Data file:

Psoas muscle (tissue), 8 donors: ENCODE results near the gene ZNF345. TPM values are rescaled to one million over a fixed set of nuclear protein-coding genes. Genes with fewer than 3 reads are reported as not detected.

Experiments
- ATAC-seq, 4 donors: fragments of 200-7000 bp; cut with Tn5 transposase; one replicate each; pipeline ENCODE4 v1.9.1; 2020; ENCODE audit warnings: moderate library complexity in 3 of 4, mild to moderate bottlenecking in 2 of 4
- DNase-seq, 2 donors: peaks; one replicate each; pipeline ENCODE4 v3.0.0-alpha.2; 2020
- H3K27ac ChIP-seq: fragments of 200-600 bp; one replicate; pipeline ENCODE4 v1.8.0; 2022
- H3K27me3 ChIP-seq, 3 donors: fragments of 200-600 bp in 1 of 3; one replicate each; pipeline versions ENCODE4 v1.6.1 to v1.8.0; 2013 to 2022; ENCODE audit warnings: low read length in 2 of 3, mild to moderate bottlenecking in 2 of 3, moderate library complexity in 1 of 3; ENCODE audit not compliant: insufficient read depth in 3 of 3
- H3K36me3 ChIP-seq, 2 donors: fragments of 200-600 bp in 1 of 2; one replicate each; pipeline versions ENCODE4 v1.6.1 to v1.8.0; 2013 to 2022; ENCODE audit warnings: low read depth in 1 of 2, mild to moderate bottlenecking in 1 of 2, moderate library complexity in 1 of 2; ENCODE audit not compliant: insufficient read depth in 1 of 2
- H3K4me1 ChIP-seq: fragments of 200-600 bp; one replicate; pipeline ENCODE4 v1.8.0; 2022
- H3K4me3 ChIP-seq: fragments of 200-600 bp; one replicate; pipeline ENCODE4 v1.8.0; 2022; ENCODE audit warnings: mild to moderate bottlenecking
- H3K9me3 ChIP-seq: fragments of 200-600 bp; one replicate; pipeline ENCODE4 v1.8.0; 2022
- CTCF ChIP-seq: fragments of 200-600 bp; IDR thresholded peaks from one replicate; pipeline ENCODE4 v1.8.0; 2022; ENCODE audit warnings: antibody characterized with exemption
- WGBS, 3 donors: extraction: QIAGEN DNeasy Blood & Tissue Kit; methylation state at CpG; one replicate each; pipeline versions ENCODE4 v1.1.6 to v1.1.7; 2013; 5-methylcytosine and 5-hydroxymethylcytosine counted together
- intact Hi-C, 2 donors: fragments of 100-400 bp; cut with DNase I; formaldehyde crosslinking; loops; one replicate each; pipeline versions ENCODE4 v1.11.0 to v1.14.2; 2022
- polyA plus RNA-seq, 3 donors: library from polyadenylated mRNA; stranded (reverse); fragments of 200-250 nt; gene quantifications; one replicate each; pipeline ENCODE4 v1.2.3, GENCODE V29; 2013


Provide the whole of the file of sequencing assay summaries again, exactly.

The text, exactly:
Psoas muscle (tissue), 8 donors: ENCODE results near the gene ZNF345. TPM values are rescaled to one million over a fixed set of nuclear protein-coding genes. Genes with fewer than 3 reads are reported as not detected.

Experiments
- ATAC-seq, 4 donors: fragments of 200-7000 bp; cut with Tn5 transposase; one replicate each; pipeline ENCODE4 v1.9.1; 2020; ENCODE audit warnings: moderate library complexity in 3 of 4, mild to moderate bottlenecking in 2 of 4
- DNase-seq, 2 donors: peaks; one replicate each; pipeline ENCODE4 v3.0.0-alpha.2; 2020
- H3K27ac ChIP-seq: fragments of 200-600 bp; one replicate; pipeline ENCODE4 v1.8.0; 2022
- H3K27me3 ChIP-seq, 3 donors: fragments of 200-600 bp in 1 of 3; one replicate each; pipeline versions ENCODE4 v1.6.1 to v1.8.0; 2013 to 2022; ENCODE audit warnings: low read length in 2 of 3, mild to moderate bottlenecking in 2 of 3, moderate library complexity in 1 of 3; ENCODE audit not compliant: insufficient read depth in 3 of 3
- H3K36me3 ChIP-seq, 2 donors: fragments of 200-600 bp in 1 of 2; one replicate each; pipeline versions ENCODE4 v1.6.1 to v1.8.0; 2013 to 2022; ENCODE audit warnings: low read depth in 1 of 2, mild to moderate bottlenecking in 1 of 2, moderate library complexity in 1 of 2; ENCODE audit not compliant: insufficient read depth in 1 of 2
- H3K4me1 ChIP-seq: fragments of 200-600 bp; one replicate; pipeline ENCODE4 v1.8.0; 2022
- H3K4me3 ChIP-seq: fragments of 200-600 bp; one replicate; pipeline ENCODE4 v1.8.0; 2022; ENCODE audit warnings: mild to moderate bottlenecking
- H3K9me3 ChIP-seq: fragments of 200-600 bp; one replicate; pipeline ENCODE4 v1.8.0; 2022
- CTCF ChIP-seq: fragments of 200-600 bp; IDR thresholded peaks from one replicate; pipeline ENCODE4 v1.8.0; 2022; ENCODE audit warnings: antibody characterized with exemption
- WGBS, 3 donors: extraction: QIAGEN DNeasy Blood & Tissue Kit; methylation state at CpG; one replicate each; pipeline versions ENCODE4 v1.1.6 to v1.1.7; 2013; 5-methylcytosine and 5-hydroxymethylcytosine counted together
- intact Hi-C, 2 donors: fragments of 100-400 bp; cut with DNase I; formaldehyde crosslinking; loops; one replicate each; pipeline versions ENCODE4 v1.11.0 to v1.14.2; 2022
- polyA plus RNA-seq, 3 donors: library from polyadenylated mRNA; stranded (reverse); fragments of 200-250 nt; gene quantifications; one replicate each; pipeline ENCODE4 v1.2.3, GENCODE V29; 2013